The New York Lien Law is a remedial tool that was enacted to allow laborers and materialmen (such as contractors, subcontractors and suppliers) to secure their ability to receive payment on a construction project.
There are two types of mechanic’s liens: liens under contracts for private projects and liens under contracts for public improvements. Each type of lien has different requirements. This post will focus on public improvement mechanic’s liens.
The goal of the state’s Lien Law for public improvement projects is to ensure that public improvement funds appropriated for the improvement actually get paid to those who did the work and furnished materials.
(Note: in New York, many public improvement projects also require payment bonds — also known as Section §137 bonds — which provide another avenue to parties that improve public property.)
A public improvement mechanic’s lien is filed against the public fund (i.e., the money due to the contractor who entered into the public works contract with the state or public corporation).
For this reason — unlike a private improvement — on a public improvement, the contractor who has a direct contract with the public owner does not have lien rights against the public owner.
Only those persons performing work for — or furnishing materials to — the contractor. or their subcontractor, may file a lien. That contractor may have other remedies, such as a lawsuit, for breach of contract against the owner.
The Lien Law contains many details about who can file a lien, how and where the lien must be filed, what information must be included in the lien, and how long the lien lasts after it is filed.
Below are a few key highlights related to filing a public improvement mechanic’s lien.
- Who can file
On a public project, a subcontractor, and the subcontractor’s subcontractors and suppliers may file a mechanic’s lien.
Note: A prime contractor who has contracted directly with the state or public corporation for the improvement project may not file a public improvement lien.
For public improvement projects, a mechanic’s lien can be filed at any time before the project is completed and accepted, and up to 30 days after the project is completed and accepted.
The statute contains a detailed list of requirements for the lien, including, but not limited to:
- The lienor’s name and residence or business address if the lienor is a business
- The name of the contractor or subcontractor for whom the labor was performed or materials furnished, if known
- The amount due or to become due
- The date when the amount is due
- A description of the public improvement contract
- The kind of labor performed and materials furnished, or manufactured, for the project, but not delivered
- A general description of the public improvement contract.
Importantly, the lien must be verified by the lienor.
- What amounts can be included
Only amounts due for labor and materials can be included in the lien. A lienor may not include items or damages such as lost profits on uncompleted work.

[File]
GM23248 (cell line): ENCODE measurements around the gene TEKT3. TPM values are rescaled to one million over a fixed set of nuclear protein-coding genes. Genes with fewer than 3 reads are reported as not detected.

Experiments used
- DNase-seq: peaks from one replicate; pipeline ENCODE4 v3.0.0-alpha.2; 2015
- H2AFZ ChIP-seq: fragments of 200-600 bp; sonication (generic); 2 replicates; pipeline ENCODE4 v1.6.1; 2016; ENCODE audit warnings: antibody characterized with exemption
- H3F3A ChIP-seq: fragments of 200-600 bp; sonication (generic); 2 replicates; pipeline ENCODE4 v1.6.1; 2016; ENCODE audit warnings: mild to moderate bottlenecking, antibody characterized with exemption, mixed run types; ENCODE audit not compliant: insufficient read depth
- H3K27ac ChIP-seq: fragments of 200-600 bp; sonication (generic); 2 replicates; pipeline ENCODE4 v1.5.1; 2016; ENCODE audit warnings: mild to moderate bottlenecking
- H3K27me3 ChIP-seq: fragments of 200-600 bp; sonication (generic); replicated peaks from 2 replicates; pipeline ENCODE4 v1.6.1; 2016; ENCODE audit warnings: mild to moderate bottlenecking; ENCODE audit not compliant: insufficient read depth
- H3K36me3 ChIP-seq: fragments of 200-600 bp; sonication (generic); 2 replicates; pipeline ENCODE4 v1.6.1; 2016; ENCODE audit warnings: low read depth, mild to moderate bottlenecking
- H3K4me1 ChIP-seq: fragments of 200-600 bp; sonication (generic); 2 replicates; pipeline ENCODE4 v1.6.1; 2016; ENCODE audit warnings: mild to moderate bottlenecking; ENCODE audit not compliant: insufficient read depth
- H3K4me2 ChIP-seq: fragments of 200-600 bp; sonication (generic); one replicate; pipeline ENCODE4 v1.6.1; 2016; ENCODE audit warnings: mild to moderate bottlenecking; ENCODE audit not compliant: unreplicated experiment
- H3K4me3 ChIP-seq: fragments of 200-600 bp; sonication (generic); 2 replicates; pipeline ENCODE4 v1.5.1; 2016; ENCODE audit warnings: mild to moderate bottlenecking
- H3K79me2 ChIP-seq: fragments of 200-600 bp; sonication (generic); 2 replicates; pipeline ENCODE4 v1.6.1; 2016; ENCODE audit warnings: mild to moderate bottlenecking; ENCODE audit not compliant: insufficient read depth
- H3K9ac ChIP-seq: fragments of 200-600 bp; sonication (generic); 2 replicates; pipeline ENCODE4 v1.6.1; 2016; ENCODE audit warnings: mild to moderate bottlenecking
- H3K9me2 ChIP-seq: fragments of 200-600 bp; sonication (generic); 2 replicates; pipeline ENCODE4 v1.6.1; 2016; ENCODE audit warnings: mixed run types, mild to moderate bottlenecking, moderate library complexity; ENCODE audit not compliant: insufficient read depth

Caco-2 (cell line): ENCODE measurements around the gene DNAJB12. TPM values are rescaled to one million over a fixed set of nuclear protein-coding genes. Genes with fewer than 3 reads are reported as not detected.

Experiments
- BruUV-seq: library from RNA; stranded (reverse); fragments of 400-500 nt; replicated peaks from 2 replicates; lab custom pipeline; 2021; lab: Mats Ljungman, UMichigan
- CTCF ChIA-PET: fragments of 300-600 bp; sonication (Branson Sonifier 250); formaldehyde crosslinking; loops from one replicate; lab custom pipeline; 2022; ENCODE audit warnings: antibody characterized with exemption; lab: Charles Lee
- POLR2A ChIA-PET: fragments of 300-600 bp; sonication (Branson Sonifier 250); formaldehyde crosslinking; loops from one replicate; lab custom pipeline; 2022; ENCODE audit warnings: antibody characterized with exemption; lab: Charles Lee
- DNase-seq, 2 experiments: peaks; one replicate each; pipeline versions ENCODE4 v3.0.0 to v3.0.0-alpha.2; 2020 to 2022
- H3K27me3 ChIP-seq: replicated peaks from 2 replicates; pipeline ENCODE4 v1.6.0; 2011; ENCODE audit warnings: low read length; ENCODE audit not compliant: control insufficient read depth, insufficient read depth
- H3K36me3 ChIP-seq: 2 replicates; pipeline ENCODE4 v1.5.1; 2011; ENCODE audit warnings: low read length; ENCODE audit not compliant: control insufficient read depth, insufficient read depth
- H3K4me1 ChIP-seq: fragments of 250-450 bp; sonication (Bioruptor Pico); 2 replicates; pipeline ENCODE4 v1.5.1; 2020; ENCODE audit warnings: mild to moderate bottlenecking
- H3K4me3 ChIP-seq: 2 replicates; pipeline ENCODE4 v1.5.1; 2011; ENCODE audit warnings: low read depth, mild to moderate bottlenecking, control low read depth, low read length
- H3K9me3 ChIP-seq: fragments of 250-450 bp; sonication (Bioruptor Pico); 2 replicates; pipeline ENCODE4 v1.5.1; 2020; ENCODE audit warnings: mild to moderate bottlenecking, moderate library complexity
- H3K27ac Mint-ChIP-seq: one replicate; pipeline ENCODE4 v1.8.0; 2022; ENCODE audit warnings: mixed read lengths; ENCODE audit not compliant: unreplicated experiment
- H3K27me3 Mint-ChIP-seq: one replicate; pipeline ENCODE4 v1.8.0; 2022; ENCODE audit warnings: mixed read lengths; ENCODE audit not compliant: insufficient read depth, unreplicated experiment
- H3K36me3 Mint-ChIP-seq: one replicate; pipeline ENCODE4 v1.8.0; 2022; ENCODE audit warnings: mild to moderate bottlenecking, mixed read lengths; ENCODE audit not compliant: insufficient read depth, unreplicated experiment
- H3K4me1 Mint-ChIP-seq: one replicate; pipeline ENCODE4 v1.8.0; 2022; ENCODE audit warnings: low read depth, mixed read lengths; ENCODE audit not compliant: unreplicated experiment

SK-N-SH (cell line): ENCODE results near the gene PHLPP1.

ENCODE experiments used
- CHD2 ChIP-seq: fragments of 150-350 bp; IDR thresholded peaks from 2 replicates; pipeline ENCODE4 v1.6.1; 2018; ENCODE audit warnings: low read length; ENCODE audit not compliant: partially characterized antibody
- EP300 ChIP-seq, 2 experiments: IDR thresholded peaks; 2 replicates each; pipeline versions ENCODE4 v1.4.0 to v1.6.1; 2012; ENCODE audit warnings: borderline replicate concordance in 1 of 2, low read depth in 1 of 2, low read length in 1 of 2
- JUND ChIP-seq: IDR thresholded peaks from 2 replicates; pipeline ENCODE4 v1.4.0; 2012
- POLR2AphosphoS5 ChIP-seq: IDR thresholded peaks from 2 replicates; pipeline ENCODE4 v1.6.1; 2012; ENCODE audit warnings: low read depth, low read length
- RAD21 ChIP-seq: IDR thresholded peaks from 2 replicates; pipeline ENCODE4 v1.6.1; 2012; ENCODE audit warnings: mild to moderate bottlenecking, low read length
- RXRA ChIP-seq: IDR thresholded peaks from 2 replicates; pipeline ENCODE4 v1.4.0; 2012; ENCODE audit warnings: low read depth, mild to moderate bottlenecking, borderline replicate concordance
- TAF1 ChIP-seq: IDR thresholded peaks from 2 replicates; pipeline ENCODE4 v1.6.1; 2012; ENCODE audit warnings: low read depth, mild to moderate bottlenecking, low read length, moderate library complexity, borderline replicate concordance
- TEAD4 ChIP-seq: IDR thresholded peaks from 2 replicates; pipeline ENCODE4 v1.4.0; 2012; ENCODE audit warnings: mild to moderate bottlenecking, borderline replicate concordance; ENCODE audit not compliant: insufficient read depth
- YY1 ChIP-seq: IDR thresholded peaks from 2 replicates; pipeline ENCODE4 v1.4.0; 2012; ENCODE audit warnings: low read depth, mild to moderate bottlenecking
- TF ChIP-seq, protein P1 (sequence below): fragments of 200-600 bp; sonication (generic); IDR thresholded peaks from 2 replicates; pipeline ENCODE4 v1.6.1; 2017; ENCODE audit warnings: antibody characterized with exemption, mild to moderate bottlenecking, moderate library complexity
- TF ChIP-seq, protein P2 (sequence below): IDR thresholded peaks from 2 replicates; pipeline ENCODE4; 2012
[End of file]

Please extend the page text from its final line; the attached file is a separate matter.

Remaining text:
This point is critical because if your lien is found to be willfully exaggerated, your lien will be null and void, and you may be responsible for attorneys’ fees, bond sums (if the lien is discharged by a bond), and additional damages equal to the amount by which the lien is found to have been exaggerated.
A public improvement lien must be filed in two places:
(1) With the head of the department having charge of the public improvement project
(2) With either the state comptroller or the public corporation’s financial officer that is charged with the custody and disbursements of the funds for the public improvement
- How long does a lien last
A mechanic’s lien is valid for one year after filing. You must then file an action to foreclose the public improvement lien and a notice of pendency of the action within that year.
If you do not file an action to foreclose within the initial one-year period, you may seek to extend the lien for one additional year by filing an extension of the mechanic’s lien before it expires.
What happens after you file the public improvement lien?
After the lien is properly filed and served on the public entity, the public entity withholds payment from the contractor as security against the lien. Many times, that will result in the contractor paying your claim or attempting to settle your claim.
In other cases, the contractor may post a surety bond (in an amount of 110% of the lien amount) to discharge the lien. The surety bond acts as the “security” for payment if you successfully foreclose on the lien.
While the Lien Law can be a powerful tool, lien details are crucial.
The Lien Law must be strictly complied with and if you leave out any information or the lien is factually incorrect, the lien will be void (or subject you to damages).
To make sure your lien rights are properly exercised and protected, you should consult with an attorney experienced in this area of the law.
In construction, legal advice is not limited to disputes after something goes wrong. Risk mitigation, prevention and clear ground rules through well-drafted contracts may help to avoid a potential disaster and save you time and money in the future. If you find yourself in need of legal advice or representation, or have any questions, please feel free to contact me.